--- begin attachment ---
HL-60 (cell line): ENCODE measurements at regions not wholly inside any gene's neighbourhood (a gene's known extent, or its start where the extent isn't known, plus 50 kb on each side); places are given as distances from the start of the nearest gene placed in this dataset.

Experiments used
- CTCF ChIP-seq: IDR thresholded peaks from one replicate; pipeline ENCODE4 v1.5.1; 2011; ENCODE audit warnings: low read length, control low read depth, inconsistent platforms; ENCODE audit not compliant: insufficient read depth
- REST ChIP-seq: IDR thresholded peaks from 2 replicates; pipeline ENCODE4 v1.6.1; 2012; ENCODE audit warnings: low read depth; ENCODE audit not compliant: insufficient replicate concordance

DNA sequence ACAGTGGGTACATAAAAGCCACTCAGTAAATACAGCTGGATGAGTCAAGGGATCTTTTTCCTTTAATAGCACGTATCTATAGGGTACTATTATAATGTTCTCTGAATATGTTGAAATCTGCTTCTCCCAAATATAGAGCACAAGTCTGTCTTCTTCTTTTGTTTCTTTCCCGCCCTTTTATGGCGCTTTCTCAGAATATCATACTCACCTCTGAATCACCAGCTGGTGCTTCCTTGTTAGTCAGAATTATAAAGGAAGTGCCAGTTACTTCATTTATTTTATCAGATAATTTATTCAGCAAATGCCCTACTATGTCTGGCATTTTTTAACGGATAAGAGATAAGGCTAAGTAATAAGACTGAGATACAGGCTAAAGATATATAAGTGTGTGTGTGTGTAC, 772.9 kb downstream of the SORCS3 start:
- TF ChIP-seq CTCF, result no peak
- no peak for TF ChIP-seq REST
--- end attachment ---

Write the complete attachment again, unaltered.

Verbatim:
HL-60 (cell line): ENCODE measurements at regions not wholly inside any gene's neighbourhood (a gene's known extent, or its start where the extent isn't known, plus 50 kb on each side); places are given as distances from the start of the nearest gene placed in this dataset.

Experiments used
- CTCF ChIP-seq: IDR thresholded peaks from one replicate; pipeline ENCODE4 v1.5.1; 2011; ENCODE audit warnings: low read length, control low read depth, inconsistent platforms; ENCODE audit not compliant: insufficient read depth
- REST ChIP-seq: IDR thresholded peaks from 2 replicates; pipeline ENCODE4 v1.6.1; 2012; ENCODE audit warnings: low read depth; ENCODE audit not compliant: insufficient replicate concordance

DNA sequence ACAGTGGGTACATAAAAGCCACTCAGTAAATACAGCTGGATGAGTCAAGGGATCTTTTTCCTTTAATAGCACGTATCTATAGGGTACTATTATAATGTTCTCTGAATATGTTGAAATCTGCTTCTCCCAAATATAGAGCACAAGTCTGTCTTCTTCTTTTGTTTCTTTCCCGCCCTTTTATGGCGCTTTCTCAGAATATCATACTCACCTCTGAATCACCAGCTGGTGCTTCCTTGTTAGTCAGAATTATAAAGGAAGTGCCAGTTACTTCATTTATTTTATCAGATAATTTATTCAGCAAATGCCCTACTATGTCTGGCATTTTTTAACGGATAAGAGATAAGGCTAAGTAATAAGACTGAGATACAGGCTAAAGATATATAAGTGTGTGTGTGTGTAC, 772.9 kb downstream of the SORCS3 start:
- TF ChIP-seq CTCF, result no peak
- no peak for TF ChIP-seq REST